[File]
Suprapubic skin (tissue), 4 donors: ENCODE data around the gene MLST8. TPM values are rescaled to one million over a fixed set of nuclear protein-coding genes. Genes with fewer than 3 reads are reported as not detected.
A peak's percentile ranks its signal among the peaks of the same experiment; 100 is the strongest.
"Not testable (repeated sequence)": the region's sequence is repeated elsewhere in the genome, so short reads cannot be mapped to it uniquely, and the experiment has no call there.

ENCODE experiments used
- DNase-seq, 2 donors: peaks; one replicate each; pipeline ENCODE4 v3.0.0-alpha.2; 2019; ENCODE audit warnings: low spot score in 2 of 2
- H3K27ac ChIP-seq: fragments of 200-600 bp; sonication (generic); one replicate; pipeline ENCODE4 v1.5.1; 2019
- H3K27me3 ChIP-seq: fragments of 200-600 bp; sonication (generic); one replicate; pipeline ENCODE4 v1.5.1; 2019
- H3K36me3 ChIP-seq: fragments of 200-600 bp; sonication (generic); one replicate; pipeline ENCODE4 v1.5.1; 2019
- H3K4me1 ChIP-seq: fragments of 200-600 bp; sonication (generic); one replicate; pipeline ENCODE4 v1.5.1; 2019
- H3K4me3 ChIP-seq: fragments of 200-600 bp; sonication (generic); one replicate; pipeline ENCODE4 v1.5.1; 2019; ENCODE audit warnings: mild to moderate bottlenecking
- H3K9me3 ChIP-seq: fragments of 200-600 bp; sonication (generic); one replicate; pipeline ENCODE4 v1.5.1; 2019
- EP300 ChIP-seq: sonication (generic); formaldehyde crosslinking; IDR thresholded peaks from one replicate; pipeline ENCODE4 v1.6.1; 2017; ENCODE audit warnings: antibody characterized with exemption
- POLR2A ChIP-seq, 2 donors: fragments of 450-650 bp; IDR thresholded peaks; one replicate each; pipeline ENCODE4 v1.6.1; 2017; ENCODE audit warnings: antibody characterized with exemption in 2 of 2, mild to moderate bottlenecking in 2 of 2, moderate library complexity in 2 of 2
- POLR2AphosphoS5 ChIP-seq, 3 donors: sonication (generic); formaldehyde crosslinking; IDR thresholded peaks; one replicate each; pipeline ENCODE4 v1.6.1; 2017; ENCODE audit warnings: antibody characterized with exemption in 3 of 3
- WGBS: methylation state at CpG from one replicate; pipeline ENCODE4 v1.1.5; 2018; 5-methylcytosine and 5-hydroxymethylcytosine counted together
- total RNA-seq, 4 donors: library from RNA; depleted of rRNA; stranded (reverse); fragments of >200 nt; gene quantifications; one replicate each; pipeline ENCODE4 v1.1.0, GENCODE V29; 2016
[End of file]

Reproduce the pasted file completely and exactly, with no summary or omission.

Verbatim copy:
Suprapubic skin (tissue), 4 donors: ENCODE data around the gene MLST8. TPM values are rescaled to one million over a fixed set of nuclear protein-coding genes. Genes with fewer than 3 reads are reported as not detected.
A peak's percentile ranks its signal among the peaks of the same experiment; 100 is the strongest.
"Not testable (repeated sequence)": the region's sequence is repeated elsewhere in the genome, so short reads cannot be mapped to it uniquely, and the experiment has no call there.

ENCODE experiments used
- DNase-seq, 2 donors: peaks; one replicate each; pipeline ENCODE4 v3.0.0-alpha.2; 2019; ENCODE audit warnings: low spot score in 2 of 2
- H3K27ac ChIP-seq: fragments of 200-600 bp; sonication (generic); one replicate; pipeline ENCODE4 v1.5.1; 2019
- H3K27me3 ChIP-seq: fragments of 200-600 bp; sonication (generic); one replicate; pipeline ENCODE4 v1.5.1; 2019
- H3K36me3 ChIP-seq: fragments of 200-600 bp; sonication (generic); one replicate; pipeline ENCODE4 v1.5.1; 2019
- H3K4me1 ChIP-seq: fragments of 200-600 bp; sonication (generic); one replicate; pipeline ENCODE4 v1.5.1; 2019
- H3K4me3 ChIP-seq: fragments of 200-600 bp; sonication (generic); one replicate; pipeline ENCODE4 v1.5.1; 2019; ENCODE audit warnings: mild to moderate bottlenecking
- H3K9me3 ChIP-seq: fragments of 200-600 bp; sonication (generic); one replicate; pipeline ENCODE4 v1.5.1; 2019
- EP300 ChIP-seq: sonication (generic); formaldehyde crosslinking; IDR thresholded peaks from one replicate; pipeline ENCODE4 v1.6.1; 2017; ENCODE audit warnings: antibody characterized with exemption
- POLR2A ChIP-seq, 2 donors: fragments of 450-650 bp; IDR thresholded peaks; one replicate each; pipeline ENCODE4 v1.6.1; 2017; ENCODE audit warnings: antibody characterized with exemption in 2 of 2, mild to moderate bottlenecking in 2 of 2, moderate library complexity in 2 of 2
- POLR2AphosphoS5 ChIP-seq, 3 donors: sonication (generic); formaldehyde crosslinking; IDR thresholded peaks; one replicate each; pipeline ENCODE4 v1.6.1; 2017; ENCODE audit warnings: antibody characterized with exemption in 3 of 3
- WGBS: methylation state at CpG from one replicate; pipeline ENCODE4 v1.1.5; 2018; 5-methylcytosine and 5-hydroxymethylcytosine counted together
- total RNA-seq, 4 donors: library from RNA; depleted of rRNA; stranded (reverse); fragments of >200 nt; gene quantifications; one replicate each; pipeline ENCODE4 v1.1.0, GENCODE V29; 2016